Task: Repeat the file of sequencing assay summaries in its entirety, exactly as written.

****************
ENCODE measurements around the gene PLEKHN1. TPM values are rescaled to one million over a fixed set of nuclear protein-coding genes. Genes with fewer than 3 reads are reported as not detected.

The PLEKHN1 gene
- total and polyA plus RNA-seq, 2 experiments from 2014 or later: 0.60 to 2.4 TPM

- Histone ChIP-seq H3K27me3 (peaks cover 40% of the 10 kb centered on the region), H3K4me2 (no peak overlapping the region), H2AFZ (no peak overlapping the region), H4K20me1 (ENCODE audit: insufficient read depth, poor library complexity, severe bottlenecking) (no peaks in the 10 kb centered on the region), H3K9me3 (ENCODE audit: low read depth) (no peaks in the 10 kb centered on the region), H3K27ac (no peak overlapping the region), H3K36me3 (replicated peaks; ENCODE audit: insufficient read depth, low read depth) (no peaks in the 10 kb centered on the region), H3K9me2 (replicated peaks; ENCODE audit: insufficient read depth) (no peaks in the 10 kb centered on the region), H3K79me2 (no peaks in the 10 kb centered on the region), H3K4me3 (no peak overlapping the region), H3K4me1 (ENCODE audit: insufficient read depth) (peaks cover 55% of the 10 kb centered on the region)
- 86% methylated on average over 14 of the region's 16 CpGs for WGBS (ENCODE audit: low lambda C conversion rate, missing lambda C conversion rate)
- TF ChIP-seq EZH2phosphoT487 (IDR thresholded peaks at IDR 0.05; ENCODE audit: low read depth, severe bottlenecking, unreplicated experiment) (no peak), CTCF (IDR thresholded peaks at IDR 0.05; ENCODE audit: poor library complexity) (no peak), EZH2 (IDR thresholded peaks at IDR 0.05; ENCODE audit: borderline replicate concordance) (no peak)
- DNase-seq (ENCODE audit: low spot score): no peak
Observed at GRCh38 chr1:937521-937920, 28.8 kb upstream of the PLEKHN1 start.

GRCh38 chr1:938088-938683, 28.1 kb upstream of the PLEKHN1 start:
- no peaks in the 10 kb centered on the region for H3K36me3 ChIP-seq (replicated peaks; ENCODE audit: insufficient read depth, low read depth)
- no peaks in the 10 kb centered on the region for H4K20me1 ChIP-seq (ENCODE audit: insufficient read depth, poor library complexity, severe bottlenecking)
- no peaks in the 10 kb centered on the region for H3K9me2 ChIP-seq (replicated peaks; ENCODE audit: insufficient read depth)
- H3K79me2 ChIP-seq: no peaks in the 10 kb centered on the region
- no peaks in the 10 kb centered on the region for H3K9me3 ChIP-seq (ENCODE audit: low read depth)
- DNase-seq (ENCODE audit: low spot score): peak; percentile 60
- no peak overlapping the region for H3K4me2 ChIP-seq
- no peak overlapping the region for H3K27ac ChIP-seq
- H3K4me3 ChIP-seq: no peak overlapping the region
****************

ENCODE measurements around the gene PLEKHN1. TPM values are rescaled to one million over a fixed set of nuclear protein-coding genes. Genes with fewer than 3 reads are reported as not detected.

The PLEKHN1 gene
- total and polyA plus RNA-seq, 2 experiments from 2014 or later: 0.60 to 2.4 TPM

- Histone ChIP-seq H3K27me3 (peaks cover 40% of the 10 kb centered on the region), H3K4me2 (no peak overlapping the region), H2AFZ (no peak overlapping the region), H4K20me1 (ENCODE audit: insufficient read depth, poor library complexity, severe bottlenecking) (no peaks in the 10 kb centered on the region), H3K9me3 (ENCODE audit: low read depth) (no peaks in the 10 kb centered on the region), H3K27ac (no peak overlapping the region), H3K36me3 (replicated peaks; ENCODE audit: insufficient read depth, low read depth) (no peaks in the 10 kb centered on the region), H3K9me2 (replicated peaks; ENCODE audit: insufficient read depth) (no peaks in the 10 kb centered on the region), H3K79me2 (no peaks in the 10 kb centered on the region), H3K4me3 (no peak overlapping the region), H3K4me1 (ENCODE audit: insufficient read depth) (peaks cover 55% of the 10 kb centered on the region)
- 86% methylated on average over 14 of the region's 16 CpGs for WGBS (ENCODE audit: low lambda C conversion rate, missing lambda C conversion rate)
- TF ChIP-seq EZH2phosphoT487 (IDR thresholded peaks at IDR 0.05; ENCODE audit: low read depth, severe bottlenecking, unreplicated experiment) (no peak), CTCF (IDR thresholded peaks at IDR 0.05; ENCODE audit: poor library complexity) (no peak), EZH2 (IDR thresholded peaks at IDR 0.05; ENCODE audit: borderline replicate concordance) (no peak)
- DNase-seq (ENCODE audit: low spot score): no peak
Observed at GRCh38 chr1:937521-937920, 28.8 kb upstream of the PLEKHN1 start.

GRCh38 chr1:938088-938683, 28.1 kb upstream of the PLEKHN1 start:
- no peaks in the 10 kb centered on the region for H3K36me3 ChIP-seq (replicated peaks; ENCODE audit: insufficient read depth, low read depth)
- no peaks in the 10 kb centered on the region for H4K20me1 ChIP-seq (ENCODE audit: insufficient read depth, poor library complexity, severe bottlenecking)
- no peaks in the 10 kb centered on the region for H3K9me2 ChIP-seq (replicated peaks; ENCODE audit: insufficient read depth)
- H3K79me2 ChIP-seq: no peaks in the 10 kb centered on the region
- no peaks in the 10 kb centered on the region for H3K9me3 ChIP-seq (ENCODE audit: low read depth)
- DNase-seq (ENCODE audit: low spot score): peak; percentile 60
- no peak overlapping the region for H3K4me2 ChIP-seq
- no peak overlapping the region for H3K27ac ChIP-seq
- H3K4me3 ChIP-seq: no peak overlapping the region